According to the law firm press release, the complaint charges Ubiquiti, certain of its officers and directors and the underwriters of its IPO with violations of the Securities Exchange Act of 1934 and the Securities Act of 1933. Ubiquiti designs, manufactures and sells broadband wireless solutions worldwide.
On or about October 14, 2011, Ubiquiti filed its Prospectus for the IPO, which forms part of the Registration Statement and which became effective on October 13, 2011. At least 7.038 million shares of Ubiquiti common stock were sold to the public at $15 per share, raising $105.6 million in gross proceeds for the Company and the selling shareholders.
The complaint alleges that during the Class Period and in the Registration Statement and Prospectus issued in connection with the IPO, defendants issued materially false and misleading statements regarding the Company’s business practices and financial results. Specifically, defendants failed to disclose negative trends in Ubiquiti’s business, including widespread problems associated with counterfeit versions of its AirMax wireless gear being made available to the market. As a result of defendants’ false statements, Ubiquiti stock traded at artificially inflated prices during the Class Period, reaching a high of $35 per share on May 1, 2012.
On May 1, 2012, after announcing disappointing third quarter fiscal year 2012 financial results, the Company acknowledged that a former distributor of Ubiquiti’s had stolen source codes and proprietary designs for the Company’s popular and profitable AirMax line of products and was engaged in a scheme to manufacture and distribute counterfeit Ubiquiti products in direct competition with the Company. On this news, Ubiquiti stock declined $6.10 per share to close at $28.90 per share on May 2, 2012. Thereafter, on August 9, 2012, Ubiquiti announced its fourth quarter fiscal 2012 financial results and announced disappointing guidance for the first quarter of fiscal 2013, admitting that the distribution of the unauthorized copies of its AirMax products was more widespread than previously disclosed and would have a detrimental impact on the Company’s future results. As a result of this news, Ubiquiti stock declined $6.30 per share to close at $8.71 per share on August 10, 2012, a one-day decline of nearly 42%.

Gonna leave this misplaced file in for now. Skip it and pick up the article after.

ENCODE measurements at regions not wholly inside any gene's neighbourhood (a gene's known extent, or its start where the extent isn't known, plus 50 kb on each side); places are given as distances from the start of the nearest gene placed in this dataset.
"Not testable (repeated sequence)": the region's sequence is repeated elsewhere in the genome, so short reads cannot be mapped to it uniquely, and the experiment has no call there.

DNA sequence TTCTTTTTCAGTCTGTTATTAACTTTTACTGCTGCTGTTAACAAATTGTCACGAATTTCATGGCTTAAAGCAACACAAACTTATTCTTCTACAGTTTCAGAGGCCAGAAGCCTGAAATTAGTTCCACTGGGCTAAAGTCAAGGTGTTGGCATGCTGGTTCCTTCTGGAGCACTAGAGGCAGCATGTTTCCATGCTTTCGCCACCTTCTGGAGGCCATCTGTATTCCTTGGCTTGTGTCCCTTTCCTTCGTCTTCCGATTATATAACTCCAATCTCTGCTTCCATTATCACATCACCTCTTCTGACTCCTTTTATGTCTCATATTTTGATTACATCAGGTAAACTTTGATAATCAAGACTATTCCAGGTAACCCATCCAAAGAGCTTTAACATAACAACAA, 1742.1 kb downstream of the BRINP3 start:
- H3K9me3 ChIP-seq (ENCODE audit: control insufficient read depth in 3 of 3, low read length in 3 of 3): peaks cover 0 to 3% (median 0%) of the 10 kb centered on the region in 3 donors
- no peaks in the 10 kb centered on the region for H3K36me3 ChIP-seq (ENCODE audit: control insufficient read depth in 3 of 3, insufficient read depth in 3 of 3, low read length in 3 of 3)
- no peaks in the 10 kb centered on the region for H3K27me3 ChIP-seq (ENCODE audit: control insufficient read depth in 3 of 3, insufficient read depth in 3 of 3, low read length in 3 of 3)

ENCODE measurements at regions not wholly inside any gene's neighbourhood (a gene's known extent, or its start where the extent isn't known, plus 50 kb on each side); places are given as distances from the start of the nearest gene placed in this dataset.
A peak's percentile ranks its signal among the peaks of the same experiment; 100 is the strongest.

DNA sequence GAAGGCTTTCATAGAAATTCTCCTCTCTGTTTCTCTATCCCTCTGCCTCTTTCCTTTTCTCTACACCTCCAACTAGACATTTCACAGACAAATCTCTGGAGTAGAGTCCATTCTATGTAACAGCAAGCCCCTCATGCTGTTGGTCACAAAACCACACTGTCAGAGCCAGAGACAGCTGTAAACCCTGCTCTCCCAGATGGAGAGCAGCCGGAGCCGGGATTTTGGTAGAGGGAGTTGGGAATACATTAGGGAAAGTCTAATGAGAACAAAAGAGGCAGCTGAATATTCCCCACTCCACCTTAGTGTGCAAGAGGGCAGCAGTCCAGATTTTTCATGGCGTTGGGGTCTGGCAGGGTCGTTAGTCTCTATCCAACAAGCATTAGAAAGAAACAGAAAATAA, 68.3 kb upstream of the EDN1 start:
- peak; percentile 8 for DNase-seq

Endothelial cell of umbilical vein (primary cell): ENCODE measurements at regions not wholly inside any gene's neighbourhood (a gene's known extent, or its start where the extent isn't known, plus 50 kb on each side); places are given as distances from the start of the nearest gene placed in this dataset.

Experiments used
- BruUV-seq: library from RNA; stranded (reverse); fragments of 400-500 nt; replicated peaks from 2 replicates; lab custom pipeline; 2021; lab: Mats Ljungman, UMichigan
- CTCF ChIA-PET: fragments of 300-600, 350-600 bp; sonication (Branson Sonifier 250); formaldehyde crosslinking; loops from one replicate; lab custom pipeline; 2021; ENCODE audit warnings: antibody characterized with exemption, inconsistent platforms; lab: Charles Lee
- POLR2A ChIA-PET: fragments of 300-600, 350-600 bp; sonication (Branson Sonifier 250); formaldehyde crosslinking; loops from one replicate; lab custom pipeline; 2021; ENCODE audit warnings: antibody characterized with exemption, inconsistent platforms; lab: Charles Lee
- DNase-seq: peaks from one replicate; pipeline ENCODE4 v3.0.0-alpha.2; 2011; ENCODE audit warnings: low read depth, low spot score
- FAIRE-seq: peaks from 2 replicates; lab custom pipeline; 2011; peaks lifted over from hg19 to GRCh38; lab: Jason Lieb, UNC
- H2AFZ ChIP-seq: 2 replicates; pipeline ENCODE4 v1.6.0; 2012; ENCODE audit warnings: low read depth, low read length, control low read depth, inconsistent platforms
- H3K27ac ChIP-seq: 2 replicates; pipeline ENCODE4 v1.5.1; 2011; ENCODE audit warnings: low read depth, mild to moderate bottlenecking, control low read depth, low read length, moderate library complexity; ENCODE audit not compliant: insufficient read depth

According to the complaint, defendants knew, but concealed from the investing public: (a) the true magnitude of the risks the Company faced from counterfeit goods; (b) the widespread nature and extent of the counterfeit operations and the impact the counterfeit activities would have on the Company’s future operating results; (c) the increased risks to the Company’s operations due to its unique business model, whereby it relied exclusively upon distributors to sell its products to end customers; and (d) that the Company lacked the proper internal controls to prevent its product designs from being stolen and replicated.
On November 30, 2012, the Court issued an Order appointing lead plaintiffs and approving the selection of lead counsel. On January 29, 2013, the lead plaintiffs filed their consolidated and amended complaint.
On March 26, 2014, an Order Granting Motions to Dismiss was entered by the Court on behalf of the various defendants. According to the Order, the Plaintiffs' claims under Section 11 of the Securities Act, 15 U.S.C. § 77k, Section 12(a)(2) of the Securities Act, 15 U.S.C. § 77l(a)(2), and Section 15 of the Securities Act, Act, 15 U.S.C. § 77o, are DISMISSED WITHOUT PREJUDICE as insufficiently pled. Plaintiffs' claim under Section 10(b) of the Exchange Act, 15 U.S.C. § 78j(b), and Rule 10b-5, 17 C.F.R. §240.10b-5, as well as their claim under Section 20(a) of the Exchange Act, 15 U.S.C.§ 78t(a), were DISMISSED WITH PREJUDICE IN PART AND DISMISSED WITHOUT PREJUDICE IN PART. Plaintiffs were given leave to file a second consolidated amended complaint within twenty-one days.
Plaintiffs declined to file an amended complaint, this this case was dismissed with prejudice on April 16. Plaintiffs filed a Notice of Appeal of this decision on May 15.
On October 24, 2016, the Ninth Circuit affirmed in part and reversed in part the decision of the District Court. This matter was remanded for further proceedings.